The Royal Anguillan Police Force has acknowledged that the “temperature is high on this issue” and worry that the public comments can “incite racial hatred.” The level of secrecy has grown so high that the official RAPF Facebook page warns residents not to talk to members of the press or post on social media about the specifics of the case, citing an Anguillan law that charges a person with a crime if they “make use of any speech or writing misrepresenting such proceeding or capable of prejudicing any person in favor of or against any parties to such proceeding, or calculated to lower the authority of any person before whom the proceeding is to be held.”
While the RAPF would not respond to our inquiries, The Root spoke with witnesses who gave firsthand accounts, as well as friends, family and residents of Anguilla. Because they face the threat of incarceration, we have decided not to identify the sources who helped us piece together a disturbing puzzle of what happened to Kenny “Mylez” Mitchell.
“Any and everybody in Anguilla that has seen Kenny before, that knows Kenny, they will like him,” said Mitchell’s brother before pausing and wiping away a tear. “Yeh, mon. Everybody liked him.”
Around 4 p.m. on Saturday, April 13, a security worker at the luxurious Malliouhana resort was alerted by other employees to a commotion in a suite. When he opened the door, the security guard and other staff members found Hapgood—who was listed in college at 6-foot-2, 240-pounds—on top of Mitchell who weighed approximately 140 pounds and stood 5 feet 7 inches. Firsthand accounts say that Hapgood had Mitchell in a chokehold with his knee in Mitchell’s back. None of the parties dispute that Hapgood’s children were also in the room, as was his wife Kallie, who reportedly filmed the incident.
Accounts vary on what was initially said, but during the pandemonium, Hapgood allegedly told the security guard that Mitchell had attempted to rob the couple with a knife. Sources say that Mitchell, lying under the larger Hapgood, refuted Hapgood’s assertion. When employees attempted to break up the melee, the security guard purportedly warned staff members not to intervene because Kallie Hapgood was filming the incident on what two eyewitnesses described as a large white iPhone.
“So anyway, [Kenny] was alive at the time, and he said, ‘Stop it, stop!’, and Hapgood looked over him and said, ‘He came to my room to rob me!’” one witness told The Root. “And Kenny said, ‘No!’, and [Gavin] said, ‘Shut up!’ And he applied a lot of pressure to [Kenny’s] neck, and in no time at all, he expired.”
On Sunday, April 14, in a statement, the RAPF acknowledged the incident took place. By Monday, almost everyone on the island was aware of Mitchell’s death but Hapgood was still a free man. So on Tuesday, when Hapgood, who still hadn’t been arrested, was given a police escort across the island to the Four Seasons Hotel, Anguillans lined the streets and were outraged to witness the spectacle of privilege.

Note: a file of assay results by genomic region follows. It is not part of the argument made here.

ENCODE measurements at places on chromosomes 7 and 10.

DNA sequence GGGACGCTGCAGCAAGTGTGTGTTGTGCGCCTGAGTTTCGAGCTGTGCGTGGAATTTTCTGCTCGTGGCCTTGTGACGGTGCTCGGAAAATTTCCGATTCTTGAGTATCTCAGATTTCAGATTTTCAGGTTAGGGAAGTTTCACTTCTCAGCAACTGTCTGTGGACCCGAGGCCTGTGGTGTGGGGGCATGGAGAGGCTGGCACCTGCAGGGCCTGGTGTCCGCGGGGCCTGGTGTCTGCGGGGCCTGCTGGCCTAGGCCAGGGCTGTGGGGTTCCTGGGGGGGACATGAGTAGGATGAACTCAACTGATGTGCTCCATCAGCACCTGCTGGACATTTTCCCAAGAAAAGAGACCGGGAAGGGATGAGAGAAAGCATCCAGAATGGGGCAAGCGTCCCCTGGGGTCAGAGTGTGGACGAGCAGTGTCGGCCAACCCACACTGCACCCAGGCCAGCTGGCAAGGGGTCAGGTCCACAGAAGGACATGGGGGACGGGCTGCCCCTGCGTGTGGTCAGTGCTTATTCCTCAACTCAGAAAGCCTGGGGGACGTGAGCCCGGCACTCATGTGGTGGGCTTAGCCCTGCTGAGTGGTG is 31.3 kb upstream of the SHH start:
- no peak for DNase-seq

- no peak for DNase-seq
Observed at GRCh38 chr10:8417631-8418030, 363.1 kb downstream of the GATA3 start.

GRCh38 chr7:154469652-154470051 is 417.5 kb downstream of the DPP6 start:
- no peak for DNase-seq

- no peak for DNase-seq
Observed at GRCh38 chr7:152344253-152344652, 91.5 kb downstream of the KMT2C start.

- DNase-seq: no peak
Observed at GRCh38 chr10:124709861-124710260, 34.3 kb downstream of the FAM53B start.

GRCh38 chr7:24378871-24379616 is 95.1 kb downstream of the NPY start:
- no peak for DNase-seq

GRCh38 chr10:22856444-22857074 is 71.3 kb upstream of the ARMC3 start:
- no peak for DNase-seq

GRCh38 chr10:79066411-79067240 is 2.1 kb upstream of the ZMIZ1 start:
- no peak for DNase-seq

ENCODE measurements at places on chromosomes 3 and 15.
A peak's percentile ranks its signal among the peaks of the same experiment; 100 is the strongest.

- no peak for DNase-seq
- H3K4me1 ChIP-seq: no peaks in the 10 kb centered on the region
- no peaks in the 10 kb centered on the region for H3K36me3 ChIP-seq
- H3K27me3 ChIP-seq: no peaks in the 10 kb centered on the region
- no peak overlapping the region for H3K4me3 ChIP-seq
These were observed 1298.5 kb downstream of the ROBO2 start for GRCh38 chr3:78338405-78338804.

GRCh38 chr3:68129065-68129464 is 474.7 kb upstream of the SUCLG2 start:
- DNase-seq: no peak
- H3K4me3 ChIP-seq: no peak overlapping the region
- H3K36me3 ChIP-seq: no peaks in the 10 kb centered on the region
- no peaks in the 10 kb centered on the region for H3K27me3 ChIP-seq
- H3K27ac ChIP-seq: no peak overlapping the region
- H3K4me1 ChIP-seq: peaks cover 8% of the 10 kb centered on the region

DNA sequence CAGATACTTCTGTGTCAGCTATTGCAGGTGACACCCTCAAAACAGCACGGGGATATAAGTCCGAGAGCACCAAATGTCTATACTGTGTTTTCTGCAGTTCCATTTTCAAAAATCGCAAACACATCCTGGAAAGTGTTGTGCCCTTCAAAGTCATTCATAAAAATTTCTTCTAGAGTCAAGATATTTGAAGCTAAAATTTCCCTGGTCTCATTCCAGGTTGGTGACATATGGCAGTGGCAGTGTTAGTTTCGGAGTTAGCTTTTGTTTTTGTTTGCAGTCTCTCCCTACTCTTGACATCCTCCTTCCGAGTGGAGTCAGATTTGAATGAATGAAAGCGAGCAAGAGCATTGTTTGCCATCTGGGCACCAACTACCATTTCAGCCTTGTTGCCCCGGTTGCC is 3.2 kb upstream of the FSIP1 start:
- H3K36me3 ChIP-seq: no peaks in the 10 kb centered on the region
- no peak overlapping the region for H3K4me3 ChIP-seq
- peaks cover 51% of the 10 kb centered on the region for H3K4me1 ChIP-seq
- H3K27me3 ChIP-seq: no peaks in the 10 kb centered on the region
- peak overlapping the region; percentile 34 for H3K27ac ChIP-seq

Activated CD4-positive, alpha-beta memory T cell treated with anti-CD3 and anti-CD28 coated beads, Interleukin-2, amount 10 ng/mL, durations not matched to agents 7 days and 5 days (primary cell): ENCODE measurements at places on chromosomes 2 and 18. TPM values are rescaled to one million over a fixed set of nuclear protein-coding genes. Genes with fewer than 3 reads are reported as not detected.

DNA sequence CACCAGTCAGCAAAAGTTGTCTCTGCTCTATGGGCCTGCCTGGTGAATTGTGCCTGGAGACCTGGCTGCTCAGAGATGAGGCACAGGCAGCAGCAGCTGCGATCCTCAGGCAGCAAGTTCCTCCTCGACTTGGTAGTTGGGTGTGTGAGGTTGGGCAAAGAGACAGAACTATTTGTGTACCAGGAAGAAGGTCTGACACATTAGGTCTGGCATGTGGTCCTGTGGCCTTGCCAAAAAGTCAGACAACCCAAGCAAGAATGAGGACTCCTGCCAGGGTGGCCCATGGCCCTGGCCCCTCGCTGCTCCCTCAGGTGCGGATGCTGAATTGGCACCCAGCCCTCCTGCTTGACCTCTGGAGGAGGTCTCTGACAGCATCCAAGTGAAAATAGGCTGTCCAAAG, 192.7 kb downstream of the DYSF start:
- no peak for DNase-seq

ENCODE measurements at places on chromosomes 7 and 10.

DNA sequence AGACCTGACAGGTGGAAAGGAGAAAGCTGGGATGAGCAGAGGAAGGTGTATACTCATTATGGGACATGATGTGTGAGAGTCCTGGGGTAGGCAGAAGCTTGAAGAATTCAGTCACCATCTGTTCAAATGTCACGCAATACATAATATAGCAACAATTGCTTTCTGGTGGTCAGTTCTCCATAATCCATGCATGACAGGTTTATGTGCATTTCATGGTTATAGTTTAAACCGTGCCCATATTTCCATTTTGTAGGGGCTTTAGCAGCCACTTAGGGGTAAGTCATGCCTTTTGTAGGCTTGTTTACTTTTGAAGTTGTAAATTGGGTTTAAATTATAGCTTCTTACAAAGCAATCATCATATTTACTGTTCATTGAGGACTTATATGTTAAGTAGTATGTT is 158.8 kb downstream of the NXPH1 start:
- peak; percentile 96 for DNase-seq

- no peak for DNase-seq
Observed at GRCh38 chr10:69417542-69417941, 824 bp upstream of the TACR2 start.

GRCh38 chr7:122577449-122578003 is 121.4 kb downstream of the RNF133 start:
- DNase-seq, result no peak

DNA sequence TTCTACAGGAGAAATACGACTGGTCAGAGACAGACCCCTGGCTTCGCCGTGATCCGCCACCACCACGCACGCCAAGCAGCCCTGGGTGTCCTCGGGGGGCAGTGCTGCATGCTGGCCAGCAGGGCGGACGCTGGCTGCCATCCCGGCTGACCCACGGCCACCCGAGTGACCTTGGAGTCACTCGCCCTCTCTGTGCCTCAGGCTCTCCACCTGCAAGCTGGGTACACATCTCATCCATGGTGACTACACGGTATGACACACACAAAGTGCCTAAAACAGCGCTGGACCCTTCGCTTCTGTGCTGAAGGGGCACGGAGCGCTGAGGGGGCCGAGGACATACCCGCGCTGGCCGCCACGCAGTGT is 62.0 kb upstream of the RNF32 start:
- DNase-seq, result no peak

Sources told The Root that Hapgood likely switched rooms for safety because hotel employees had witnessed Mitchell’s death and the American couldn’t stay in the same suite as it was now the scene of a crime. Still, it is understandable that watching the police protect a person who is alleged to have killed someone could be infuriating.
On Wednesday, April 17, the Royal Anguilla Police Force arrested Hapgood and charged him with manslaughter. His attorney initially proposed a bail of $50,000 in Eastern Caribbean dollars (About $18,500 USD), which was denied by the magistrate who remanded Hapgood to Her Majesty’s Prison. A scant few hours later, Hapgood was reportedly granted an after-hours audience with Anguilla’s High Court, where Hapgood’s lawyer requested a $200,000 EC bail ($74,000 U.S. dollars). The judge agreed to the bail and the prosecutor reportedly did not object.
And, just like a puff of white smoke, Gavin Scott Hapgood boarded a private jet, flew into the sunset and returned to his $1.6 million-dollar home.
“Unbelievable!” exclaimed Hughes in a lilting Caribbean accent. “We know young men in Anguilla who are caught with marijuana, had to put up significant bond, significant bail, would be in prison, would have to relinquish their travel documents, go to the police station every day at a certain time to sign in to ensure where their whereabouts are and what-have-you. And this man has killed a young man who had no criminality behind him! He comes from a good family, and killed him and leave the island. Unbelievable!”
Critics of the government and the police allege that Hapgood was allowed to skip out of the country because of the color of his skin and the size of his bank account. Others point out that the black islanders face harsh punishment for crimes against white tourists, but officials are willing to overlook crimes against native Anguillans. To quell the bubbling unrest, Anguillan law enforcement took to social media again, basically telling its citizenry to shut up, writing in a Facebook post on April 19: